Why Job Hopping is the New Career Ladder [Infographic]
JULY 14, 2021
A collection of short-lived jobs used to be considered career suicide, but as the work landscape evolves and technological innovation defines new roles, the need to climb the proverbial career ladder is becoming increasingly outdated. The thought of staying at one company from "hire to retire" is now almost unimaginable.
"Ten years ago, if you had a resume with experience at one place for eight to 10 years, you were seen as reliable and loyal," says Jeanne Meister, co-founder of Future Workplace, an executive development firm dedicated to rethinking the workplace. "Today the hiring manager looking at a resume like that may think, ’Why were they at the same company or same industry for so long?’"
In an economy where it’s difficult to predict the jobs offered five, 10 or 20 years from now, a weighty resume relies more on a person's variety of skills than tenure. "In the current marketplace, we put a price on elastic skills and insight into a variety of industries," Meister says. "For example, HR professionals want people from financial services to have an understanding of consumer marketing."
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The Institute for the Future (IFTF) evaluated big drivers of change across industries, including new media and global connectivity, to determine what core work skills will be necessary to compete in the workplace of 2020. Our latest infographic outlines recent stats on the prevalence and perception of job hopping, and highlights the IFTF's ten skills workers should focus on building:
- Sense-Making: As machines take over routine manufacturing or service jobs, there's an increasing demand for higher-level thinking skills, or the ability to determine the deeper meaning or significance of what is being expressed.
- Novel and Adaptive Thinking: While middle-skill blue-collars jobs are decreasing due to increased automation, high-skill jobs requiring abstract tasks and low-skills jobs requiring manual tasks are increasing. Both ends of the spectrum require a proficiency in thinking and coming up with solutions and responses to unexpected situations.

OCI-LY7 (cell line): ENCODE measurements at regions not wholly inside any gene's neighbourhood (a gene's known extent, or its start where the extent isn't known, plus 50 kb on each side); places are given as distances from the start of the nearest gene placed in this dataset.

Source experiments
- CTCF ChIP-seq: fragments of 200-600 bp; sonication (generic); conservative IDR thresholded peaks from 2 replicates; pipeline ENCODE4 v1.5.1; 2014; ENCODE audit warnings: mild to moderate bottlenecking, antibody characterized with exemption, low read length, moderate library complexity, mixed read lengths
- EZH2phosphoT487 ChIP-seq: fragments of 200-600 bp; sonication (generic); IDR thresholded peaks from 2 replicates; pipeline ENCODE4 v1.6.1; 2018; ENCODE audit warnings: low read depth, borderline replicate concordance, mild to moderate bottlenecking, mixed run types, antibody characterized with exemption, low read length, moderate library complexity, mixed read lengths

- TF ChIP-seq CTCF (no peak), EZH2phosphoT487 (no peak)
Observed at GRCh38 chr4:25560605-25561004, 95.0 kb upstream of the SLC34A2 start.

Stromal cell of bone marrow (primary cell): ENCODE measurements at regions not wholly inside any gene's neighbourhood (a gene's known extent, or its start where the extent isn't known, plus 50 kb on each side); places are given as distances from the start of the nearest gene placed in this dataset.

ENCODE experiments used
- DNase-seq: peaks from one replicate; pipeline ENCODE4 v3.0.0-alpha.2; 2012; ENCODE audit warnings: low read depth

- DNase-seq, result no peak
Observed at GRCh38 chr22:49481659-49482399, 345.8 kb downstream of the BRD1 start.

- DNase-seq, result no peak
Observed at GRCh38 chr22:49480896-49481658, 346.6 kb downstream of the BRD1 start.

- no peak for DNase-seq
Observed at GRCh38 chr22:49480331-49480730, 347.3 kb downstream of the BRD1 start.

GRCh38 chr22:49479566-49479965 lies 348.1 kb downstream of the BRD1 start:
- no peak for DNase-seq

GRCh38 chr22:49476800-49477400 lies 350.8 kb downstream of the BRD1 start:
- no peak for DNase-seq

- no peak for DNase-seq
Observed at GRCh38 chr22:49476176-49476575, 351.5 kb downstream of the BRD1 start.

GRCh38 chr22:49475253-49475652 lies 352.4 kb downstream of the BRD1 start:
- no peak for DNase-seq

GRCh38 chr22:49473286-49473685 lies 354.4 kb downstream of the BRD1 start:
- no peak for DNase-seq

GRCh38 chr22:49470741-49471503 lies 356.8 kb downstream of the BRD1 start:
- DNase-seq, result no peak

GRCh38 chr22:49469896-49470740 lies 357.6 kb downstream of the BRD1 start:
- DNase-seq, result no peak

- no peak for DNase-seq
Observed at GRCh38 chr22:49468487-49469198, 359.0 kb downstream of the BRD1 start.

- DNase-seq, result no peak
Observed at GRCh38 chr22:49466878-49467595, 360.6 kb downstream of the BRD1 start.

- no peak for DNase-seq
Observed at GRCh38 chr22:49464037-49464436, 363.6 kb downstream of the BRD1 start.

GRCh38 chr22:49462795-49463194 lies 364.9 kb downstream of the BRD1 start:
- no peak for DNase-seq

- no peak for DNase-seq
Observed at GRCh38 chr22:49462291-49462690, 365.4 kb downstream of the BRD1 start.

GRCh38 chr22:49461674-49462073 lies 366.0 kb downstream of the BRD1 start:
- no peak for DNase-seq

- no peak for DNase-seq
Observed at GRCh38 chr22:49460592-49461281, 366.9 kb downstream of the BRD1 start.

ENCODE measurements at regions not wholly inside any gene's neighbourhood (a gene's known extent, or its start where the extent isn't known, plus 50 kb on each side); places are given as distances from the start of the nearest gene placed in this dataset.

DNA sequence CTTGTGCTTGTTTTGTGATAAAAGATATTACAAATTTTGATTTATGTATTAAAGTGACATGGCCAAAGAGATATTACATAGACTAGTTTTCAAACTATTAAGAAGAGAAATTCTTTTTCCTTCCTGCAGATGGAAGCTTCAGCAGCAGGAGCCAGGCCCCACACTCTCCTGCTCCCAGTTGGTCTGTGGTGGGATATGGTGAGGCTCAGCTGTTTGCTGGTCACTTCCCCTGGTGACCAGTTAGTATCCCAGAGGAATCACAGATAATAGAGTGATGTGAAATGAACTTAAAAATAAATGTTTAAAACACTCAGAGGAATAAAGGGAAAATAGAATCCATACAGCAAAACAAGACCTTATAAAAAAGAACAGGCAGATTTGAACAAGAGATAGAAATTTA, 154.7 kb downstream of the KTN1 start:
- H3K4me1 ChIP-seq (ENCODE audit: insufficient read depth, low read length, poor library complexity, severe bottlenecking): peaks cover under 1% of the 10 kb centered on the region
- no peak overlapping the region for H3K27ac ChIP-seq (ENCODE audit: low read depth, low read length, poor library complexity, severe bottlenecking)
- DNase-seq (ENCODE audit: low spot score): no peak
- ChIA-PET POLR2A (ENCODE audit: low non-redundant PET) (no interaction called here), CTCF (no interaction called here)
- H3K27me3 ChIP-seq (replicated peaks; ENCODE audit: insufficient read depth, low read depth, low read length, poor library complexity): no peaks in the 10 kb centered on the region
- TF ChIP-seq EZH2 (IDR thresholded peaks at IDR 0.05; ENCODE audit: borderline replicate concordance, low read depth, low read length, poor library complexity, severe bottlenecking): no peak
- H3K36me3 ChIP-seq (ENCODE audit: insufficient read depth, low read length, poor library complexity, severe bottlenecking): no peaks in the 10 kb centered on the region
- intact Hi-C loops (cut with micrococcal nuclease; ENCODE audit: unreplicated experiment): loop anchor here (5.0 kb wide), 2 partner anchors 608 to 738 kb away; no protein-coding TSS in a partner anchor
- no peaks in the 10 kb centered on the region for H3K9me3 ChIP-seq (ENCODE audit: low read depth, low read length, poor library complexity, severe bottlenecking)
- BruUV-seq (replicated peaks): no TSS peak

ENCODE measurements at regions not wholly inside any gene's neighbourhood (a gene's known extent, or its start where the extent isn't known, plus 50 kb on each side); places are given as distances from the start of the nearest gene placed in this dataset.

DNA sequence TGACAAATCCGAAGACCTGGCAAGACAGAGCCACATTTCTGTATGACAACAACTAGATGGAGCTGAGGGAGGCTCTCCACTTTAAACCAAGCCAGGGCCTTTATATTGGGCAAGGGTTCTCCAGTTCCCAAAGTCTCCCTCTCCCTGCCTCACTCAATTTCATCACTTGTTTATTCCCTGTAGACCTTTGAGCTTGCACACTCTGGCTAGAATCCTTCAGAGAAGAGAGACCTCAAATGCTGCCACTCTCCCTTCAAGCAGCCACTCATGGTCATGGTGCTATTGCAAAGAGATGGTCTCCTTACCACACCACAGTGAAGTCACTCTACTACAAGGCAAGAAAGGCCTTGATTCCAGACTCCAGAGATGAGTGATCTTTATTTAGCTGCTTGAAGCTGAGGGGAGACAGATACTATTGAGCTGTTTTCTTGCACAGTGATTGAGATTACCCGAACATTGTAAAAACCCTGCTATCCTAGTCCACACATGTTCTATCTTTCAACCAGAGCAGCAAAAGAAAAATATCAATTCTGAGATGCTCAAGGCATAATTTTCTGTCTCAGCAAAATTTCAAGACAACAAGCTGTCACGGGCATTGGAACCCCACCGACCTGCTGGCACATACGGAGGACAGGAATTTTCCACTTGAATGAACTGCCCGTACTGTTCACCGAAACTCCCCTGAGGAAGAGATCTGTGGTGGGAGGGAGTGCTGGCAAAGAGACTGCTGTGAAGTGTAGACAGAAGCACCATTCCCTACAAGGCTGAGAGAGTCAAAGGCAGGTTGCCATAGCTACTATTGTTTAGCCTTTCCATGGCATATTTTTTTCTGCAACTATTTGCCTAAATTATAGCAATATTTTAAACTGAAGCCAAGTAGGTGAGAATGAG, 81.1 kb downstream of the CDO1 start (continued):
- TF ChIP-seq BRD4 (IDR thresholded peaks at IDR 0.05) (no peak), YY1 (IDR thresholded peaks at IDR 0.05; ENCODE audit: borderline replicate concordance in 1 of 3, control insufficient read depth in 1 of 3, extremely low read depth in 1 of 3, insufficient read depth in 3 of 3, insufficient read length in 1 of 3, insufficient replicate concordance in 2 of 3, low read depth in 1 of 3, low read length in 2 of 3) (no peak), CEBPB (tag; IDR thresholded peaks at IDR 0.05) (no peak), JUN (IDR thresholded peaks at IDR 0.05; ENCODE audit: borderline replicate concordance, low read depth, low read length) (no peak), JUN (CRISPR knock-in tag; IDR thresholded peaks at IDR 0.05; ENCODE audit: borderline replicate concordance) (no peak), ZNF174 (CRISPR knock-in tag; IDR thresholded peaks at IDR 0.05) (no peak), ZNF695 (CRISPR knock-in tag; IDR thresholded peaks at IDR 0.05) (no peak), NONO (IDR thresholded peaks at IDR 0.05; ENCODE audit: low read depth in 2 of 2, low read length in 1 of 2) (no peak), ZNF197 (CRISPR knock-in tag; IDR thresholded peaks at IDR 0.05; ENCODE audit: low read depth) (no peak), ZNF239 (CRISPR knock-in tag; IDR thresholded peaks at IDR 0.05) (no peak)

- Social Intelligence: The range of social and emotional skills for machines is limited, and as workers increasingly need to collaborate with larger groups of people in different settings, the ability to connect to others and sense emotions is important.
- Trans-Disciplinarity: The majority of today's global problems (e.g. global warming, overpopulation) cannot be solved by one specialized discipline, and require people to be educated in multiple areas. The ideal employee is "T-shaped" with deep understanding of at least one field, but the capacity to converse about a broad range of disciplines.
- New Media Literacy: Communication tools offering a more immersive experience for audiences, including videos, blogs and podcasts, are becoming the norm. These tools require people to strategically develop and leverage content using new media forms.
- Computational Thinking: As the amount of data that we have at our disposal increases exponentially, job seekers will need to understand how to turn data into abstract concepts, as well as how to present data-based reasoning.
- Cognitive Load Management: With constant access and exposure to information in multiple formats, employees need the ability to filter and focus on what's important in order to truly take advantage of this flow of information.
- Cross-Cultural Competency: Workers need the ability to operate in difference cultural settings to compete in a globally connected world.
- Design Mindset: Recent studies show how profoundly our physical environment shapes our thinking. For example, high ceilings encourage open, expansive ideas. Workers need to be able to adjust and recommend certain environments depending on what kind of thinking needs to occur.
- Virtual Collaboration: Technology makes it easier to collaborate across physical divides, but managing and participating in virtual work requires the ability to drive productivity and engagement among separated team members.
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